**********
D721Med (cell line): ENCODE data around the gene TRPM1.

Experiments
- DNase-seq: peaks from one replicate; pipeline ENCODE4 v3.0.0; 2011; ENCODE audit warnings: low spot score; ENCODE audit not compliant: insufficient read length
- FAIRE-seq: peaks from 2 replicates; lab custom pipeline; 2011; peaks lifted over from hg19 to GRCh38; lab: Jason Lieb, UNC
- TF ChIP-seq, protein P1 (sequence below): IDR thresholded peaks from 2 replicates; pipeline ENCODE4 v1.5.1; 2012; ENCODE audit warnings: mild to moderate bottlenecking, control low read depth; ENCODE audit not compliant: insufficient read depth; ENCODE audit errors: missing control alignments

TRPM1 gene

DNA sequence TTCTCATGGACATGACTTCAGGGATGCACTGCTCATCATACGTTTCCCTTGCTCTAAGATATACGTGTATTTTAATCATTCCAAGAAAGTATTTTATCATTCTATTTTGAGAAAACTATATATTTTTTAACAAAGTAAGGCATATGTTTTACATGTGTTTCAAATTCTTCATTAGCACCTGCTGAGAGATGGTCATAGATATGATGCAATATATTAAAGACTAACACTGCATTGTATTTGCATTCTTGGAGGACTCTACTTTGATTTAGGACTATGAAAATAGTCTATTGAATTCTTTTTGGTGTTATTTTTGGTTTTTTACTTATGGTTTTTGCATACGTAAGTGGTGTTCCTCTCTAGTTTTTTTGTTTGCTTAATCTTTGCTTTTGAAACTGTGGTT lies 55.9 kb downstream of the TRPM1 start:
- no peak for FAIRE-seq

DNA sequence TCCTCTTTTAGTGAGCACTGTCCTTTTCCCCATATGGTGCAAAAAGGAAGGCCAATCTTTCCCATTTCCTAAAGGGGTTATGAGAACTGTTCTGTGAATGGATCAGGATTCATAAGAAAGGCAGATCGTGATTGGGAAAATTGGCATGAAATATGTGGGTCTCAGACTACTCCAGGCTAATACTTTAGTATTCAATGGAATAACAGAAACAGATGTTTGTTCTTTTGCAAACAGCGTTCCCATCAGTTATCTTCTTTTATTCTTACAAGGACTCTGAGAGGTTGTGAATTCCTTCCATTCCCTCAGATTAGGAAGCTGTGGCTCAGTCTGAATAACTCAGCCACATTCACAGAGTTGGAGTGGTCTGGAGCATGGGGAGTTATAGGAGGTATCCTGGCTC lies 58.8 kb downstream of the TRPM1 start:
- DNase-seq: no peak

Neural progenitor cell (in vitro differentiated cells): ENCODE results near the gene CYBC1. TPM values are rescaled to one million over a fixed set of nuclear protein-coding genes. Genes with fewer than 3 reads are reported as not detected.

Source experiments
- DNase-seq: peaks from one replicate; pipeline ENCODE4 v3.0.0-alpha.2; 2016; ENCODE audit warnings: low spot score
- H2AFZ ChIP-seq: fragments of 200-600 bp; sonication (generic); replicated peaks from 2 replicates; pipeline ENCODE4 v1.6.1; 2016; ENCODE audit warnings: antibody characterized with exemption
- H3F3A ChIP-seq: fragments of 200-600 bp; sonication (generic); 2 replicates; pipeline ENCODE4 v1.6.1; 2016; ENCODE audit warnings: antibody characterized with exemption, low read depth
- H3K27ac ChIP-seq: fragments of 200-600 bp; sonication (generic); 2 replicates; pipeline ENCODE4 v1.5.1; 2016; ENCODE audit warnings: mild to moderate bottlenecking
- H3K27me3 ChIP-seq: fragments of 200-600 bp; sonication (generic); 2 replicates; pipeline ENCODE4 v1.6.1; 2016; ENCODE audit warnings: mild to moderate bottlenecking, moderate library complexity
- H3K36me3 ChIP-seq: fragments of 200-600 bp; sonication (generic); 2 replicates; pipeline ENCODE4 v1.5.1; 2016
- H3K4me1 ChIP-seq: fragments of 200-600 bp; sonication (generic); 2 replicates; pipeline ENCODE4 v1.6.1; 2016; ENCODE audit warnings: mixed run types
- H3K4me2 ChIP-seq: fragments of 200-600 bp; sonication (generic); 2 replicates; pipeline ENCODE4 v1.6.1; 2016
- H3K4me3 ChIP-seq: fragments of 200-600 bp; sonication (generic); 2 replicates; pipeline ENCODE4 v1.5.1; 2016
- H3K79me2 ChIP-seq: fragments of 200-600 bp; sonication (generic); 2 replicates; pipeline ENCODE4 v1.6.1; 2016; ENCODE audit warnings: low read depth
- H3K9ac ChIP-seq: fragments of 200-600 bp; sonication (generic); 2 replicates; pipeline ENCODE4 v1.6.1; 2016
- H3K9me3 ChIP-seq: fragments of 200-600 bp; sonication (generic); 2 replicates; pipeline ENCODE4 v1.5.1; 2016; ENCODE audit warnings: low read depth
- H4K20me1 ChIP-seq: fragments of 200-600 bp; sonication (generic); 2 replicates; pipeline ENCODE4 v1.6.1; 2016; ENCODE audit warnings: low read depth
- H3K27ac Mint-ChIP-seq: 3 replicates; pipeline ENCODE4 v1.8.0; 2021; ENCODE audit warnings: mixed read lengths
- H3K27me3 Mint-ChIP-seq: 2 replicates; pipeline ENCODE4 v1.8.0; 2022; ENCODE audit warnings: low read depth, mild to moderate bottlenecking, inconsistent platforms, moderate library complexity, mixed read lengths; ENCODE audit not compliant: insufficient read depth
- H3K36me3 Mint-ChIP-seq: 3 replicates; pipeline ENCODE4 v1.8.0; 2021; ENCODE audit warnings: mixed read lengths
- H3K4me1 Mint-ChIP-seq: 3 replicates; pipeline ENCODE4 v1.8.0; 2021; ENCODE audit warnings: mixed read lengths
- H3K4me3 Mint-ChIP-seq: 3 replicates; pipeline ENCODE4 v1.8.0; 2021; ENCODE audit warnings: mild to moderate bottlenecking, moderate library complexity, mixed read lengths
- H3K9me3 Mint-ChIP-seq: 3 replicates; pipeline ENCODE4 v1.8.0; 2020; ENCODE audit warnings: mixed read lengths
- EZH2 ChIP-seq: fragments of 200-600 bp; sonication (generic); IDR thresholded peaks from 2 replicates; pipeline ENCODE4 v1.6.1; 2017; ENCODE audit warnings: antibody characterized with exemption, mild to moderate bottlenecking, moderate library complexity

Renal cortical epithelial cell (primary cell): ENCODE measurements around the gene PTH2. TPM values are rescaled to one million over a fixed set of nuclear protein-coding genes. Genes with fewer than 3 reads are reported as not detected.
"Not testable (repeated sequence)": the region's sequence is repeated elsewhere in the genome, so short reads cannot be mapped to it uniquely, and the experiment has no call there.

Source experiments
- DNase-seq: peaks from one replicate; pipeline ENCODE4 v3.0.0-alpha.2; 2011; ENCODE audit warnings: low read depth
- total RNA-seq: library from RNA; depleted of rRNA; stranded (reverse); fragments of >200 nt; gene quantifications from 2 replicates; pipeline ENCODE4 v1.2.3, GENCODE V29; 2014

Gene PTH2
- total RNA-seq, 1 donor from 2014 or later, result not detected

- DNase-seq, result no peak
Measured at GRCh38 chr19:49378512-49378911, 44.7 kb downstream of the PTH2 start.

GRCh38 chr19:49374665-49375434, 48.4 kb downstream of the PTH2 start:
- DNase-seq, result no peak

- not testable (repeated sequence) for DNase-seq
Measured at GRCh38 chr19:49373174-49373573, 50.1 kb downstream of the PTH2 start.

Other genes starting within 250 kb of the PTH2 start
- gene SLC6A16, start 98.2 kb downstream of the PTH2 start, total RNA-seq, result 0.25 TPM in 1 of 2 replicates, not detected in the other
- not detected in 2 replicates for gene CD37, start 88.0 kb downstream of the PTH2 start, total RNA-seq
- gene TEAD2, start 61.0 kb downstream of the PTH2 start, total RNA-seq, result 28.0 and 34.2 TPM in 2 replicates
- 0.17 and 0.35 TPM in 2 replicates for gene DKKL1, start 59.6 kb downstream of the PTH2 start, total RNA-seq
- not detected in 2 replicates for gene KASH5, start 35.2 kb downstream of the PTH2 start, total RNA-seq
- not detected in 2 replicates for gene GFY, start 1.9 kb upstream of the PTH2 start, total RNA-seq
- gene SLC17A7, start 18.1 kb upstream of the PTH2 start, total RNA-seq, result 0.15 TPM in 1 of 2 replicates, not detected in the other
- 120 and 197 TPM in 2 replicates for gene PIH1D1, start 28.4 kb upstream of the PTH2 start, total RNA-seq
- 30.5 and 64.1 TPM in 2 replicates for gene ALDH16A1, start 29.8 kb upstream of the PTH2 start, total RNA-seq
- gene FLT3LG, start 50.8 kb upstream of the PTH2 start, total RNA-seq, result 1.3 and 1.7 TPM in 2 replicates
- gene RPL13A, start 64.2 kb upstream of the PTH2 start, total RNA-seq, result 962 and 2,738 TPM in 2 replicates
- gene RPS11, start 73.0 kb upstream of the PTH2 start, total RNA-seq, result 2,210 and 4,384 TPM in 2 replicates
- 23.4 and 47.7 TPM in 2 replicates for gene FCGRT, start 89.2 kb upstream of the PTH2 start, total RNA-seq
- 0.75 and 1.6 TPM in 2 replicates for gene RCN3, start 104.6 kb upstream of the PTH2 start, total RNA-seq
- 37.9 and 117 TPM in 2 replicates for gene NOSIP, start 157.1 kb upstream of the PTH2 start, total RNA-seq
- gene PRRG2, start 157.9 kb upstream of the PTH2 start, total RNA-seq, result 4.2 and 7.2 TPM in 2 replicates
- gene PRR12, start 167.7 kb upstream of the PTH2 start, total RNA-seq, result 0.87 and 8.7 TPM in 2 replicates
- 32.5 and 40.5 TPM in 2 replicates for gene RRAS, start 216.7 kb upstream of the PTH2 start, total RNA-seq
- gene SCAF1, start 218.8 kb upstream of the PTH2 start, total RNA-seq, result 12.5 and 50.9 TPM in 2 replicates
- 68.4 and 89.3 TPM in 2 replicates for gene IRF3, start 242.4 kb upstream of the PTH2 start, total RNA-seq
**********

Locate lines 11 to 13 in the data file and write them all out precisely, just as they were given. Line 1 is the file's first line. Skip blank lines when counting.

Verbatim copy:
Neural progenitor cell (in vitro differentiated cells): ENCODE results near the gene CYBC1. TPM values are rescaled to one million over a fixed set of nuclear protein-coding genes. Genes with fewer than 3 reads are reported as not detected.

Source experiments
- DNase-seq: peaks from one replicate; pipeline ENCODE4 v3.0.0-alpha.2; 2016; ENCODE audit warnings: low spot score